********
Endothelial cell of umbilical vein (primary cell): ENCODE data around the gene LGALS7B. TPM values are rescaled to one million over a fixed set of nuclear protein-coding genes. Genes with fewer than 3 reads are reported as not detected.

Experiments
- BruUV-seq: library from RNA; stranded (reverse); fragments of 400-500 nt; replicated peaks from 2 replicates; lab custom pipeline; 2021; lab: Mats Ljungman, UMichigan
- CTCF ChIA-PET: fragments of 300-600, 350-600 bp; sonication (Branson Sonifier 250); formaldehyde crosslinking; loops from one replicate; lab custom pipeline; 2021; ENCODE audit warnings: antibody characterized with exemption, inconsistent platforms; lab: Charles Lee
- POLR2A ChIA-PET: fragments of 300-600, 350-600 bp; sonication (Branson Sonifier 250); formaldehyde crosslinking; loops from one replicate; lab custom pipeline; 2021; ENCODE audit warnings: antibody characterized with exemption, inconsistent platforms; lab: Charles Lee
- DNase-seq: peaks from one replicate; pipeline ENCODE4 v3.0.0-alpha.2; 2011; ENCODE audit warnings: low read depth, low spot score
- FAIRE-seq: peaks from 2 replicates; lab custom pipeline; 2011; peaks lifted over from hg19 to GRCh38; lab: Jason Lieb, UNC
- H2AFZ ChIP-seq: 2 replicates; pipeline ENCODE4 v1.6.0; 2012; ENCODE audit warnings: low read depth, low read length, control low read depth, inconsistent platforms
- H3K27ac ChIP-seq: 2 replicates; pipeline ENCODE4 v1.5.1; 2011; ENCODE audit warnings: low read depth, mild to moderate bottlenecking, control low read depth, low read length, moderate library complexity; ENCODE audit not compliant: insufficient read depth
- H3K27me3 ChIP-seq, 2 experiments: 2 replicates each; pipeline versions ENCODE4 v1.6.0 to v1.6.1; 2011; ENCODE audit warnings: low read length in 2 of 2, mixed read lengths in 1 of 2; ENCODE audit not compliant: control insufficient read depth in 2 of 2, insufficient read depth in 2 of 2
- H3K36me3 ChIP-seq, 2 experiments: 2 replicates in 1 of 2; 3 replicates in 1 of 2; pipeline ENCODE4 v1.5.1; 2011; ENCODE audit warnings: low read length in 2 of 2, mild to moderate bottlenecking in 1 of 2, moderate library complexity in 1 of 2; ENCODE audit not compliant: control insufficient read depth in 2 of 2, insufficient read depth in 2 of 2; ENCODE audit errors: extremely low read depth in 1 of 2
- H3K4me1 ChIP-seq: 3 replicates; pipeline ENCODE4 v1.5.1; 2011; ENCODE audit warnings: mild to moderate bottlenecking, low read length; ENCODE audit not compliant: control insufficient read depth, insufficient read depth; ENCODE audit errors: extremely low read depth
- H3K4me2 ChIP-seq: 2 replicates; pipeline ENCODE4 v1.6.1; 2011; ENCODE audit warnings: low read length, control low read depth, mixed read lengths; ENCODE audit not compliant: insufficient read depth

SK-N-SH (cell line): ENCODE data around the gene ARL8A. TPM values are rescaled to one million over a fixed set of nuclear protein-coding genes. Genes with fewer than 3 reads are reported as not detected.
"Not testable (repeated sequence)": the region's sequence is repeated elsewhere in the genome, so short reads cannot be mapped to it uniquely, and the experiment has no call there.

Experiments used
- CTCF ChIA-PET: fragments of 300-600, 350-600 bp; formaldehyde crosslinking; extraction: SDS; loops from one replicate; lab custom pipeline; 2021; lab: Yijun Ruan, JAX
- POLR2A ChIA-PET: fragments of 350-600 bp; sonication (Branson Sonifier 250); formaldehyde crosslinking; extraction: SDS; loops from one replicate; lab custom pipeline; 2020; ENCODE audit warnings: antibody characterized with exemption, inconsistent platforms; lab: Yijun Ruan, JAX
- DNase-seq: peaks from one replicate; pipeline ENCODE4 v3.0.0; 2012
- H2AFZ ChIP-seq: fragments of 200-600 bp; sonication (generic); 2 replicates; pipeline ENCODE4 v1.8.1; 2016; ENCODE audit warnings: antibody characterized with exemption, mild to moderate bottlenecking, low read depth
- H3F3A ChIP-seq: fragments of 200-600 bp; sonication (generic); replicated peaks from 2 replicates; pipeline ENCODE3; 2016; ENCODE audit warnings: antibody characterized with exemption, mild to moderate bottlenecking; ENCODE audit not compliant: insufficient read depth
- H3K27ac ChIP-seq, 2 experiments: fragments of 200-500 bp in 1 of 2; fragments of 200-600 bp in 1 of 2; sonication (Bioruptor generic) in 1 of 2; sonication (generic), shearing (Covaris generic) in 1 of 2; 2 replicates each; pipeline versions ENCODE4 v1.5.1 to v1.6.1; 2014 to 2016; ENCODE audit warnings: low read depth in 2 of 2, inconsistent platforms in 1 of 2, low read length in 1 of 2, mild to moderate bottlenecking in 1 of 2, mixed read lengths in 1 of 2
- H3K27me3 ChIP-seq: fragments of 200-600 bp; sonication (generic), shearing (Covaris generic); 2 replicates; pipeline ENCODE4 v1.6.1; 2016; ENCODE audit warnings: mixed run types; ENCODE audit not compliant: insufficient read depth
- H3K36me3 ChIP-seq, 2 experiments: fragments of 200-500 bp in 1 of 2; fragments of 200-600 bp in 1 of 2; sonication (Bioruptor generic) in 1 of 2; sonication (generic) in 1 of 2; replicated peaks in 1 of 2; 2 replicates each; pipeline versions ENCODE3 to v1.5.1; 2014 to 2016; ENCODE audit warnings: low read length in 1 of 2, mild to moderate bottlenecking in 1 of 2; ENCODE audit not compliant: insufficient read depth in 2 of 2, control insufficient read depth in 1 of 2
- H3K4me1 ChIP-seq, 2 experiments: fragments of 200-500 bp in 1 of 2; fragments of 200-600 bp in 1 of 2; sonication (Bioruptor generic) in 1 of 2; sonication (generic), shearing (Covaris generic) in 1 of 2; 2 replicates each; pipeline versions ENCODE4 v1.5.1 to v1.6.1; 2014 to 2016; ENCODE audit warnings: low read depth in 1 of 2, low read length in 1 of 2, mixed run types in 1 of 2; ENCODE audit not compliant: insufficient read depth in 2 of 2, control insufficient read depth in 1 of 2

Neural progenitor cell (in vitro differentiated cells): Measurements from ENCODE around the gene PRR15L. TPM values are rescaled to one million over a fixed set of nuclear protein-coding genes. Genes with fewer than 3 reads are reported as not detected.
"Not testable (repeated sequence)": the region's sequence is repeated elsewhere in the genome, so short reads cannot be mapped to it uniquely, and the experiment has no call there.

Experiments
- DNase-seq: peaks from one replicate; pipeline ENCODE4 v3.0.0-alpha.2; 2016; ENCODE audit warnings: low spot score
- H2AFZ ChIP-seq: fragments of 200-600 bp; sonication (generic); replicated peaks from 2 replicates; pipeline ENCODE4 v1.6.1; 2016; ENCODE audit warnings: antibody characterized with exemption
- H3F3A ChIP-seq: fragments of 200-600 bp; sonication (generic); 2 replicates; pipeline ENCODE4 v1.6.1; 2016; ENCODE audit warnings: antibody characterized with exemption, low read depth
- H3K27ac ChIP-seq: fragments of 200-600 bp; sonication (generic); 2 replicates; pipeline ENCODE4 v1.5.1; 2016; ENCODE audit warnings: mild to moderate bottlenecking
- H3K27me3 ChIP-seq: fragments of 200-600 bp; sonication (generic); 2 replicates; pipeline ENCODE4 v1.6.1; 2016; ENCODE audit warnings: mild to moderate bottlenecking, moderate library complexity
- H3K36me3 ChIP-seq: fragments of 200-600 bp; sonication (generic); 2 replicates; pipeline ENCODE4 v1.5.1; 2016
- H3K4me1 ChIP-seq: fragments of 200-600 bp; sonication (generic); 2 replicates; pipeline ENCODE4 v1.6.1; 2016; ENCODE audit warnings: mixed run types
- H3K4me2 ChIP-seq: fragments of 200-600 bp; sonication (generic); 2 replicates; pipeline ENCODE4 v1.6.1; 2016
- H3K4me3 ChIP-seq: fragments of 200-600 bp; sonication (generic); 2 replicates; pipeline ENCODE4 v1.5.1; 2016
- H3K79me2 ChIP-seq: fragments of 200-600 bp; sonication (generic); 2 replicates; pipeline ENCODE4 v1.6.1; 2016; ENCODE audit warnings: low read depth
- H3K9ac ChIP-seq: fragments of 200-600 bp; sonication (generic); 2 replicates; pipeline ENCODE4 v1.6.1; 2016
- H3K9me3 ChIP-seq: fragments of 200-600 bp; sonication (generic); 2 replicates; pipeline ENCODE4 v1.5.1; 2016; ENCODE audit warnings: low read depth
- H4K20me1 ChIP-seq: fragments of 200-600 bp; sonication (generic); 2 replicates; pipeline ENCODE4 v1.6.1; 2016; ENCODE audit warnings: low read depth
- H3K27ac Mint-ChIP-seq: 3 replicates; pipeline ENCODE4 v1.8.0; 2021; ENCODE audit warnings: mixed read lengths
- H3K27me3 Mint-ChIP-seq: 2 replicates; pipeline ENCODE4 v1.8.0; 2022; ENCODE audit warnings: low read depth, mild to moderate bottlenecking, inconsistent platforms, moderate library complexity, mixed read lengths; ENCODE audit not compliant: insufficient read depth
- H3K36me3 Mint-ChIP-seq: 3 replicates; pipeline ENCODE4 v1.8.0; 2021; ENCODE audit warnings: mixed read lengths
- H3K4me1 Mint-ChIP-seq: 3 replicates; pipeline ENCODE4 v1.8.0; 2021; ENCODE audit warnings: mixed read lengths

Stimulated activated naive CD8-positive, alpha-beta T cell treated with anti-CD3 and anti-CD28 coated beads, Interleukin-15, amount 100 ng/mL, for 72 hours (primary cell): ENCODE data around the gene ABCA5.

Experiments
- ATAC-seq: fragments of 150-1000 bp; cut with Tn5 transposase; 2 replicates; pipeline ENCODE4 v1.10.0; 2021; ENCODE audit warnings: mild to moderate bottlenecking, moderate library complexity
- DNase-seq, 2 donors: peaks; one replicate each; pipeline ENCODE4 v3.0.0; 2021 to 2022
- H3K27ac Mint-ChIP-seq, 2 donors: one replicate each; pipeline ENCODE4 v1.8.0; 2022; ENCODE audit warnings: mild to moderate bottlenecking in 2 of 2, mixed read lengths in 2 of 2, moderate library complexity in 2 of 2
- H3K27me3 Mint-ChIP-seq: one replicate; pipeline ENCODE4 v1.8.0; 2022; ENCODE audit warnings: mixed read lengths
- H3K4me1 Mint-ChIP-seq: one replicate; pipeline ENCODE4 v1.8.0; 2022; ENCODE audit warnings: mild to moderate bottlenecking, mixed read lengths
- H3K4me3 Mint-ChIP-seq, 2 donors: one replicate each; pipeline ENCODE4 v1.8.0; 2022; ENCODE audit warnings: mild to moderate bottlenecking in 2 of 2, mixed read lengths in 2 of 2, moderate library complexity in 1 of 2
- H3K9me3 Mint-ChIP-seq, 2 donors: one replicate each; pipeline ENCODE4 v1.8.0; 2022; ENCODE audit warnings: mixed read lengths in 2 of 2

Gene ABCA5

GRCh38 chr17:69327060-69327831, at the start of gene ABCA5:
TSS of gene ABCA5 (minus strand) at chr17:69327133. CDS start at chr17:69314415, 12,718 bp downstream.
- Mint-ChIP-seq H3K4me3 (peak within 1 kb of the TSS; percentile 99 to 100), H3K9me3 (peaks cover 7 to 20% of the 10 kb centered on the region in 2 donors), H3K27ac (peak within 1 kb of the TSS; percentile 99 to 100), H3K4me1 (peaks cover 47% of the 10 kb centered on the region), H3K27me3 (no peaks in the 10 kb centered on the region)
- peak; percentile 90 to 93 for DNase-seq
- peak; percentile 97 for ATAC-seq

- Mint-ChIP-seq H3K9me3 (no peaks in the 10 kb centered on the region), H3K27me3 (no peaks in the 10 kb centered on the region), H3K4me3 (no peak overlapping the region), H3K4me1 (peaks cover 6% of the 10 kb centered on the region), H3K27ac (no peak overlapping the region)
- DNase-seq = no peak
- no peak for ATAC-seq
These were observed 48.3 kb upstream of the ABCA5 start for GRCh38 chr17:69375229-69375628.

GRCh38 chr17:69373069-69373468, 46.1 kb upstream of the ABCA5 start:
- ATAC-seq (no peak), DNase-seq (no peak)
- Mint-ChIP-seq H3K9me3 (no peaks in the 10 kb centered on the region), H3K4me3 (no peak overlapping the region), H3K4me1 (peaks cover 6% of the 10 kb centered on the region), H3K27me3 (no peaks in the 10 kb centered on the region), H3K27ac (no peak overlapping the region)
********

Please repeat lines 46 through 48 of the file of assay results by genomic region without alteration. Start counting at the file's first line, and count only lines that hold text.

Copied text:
Stimulated activated naive CD8-positive, alpha-beta T cell treated with anti-CD3 and anti-CD28 coated beads, Interleukin-15, amount 100 ng/mL, for 72 hours (primary cell): ENCODE data around the gene ABCA5.

Experiments
- ATAC-seq: fragments of 150-1000 bp; cut with Tn5 transposase; 2 replicates; pipeline ENCODE4 v1.10.0; 2021; ENCODE audit warnings: mild to moderate bottlenecking, moderate library complexity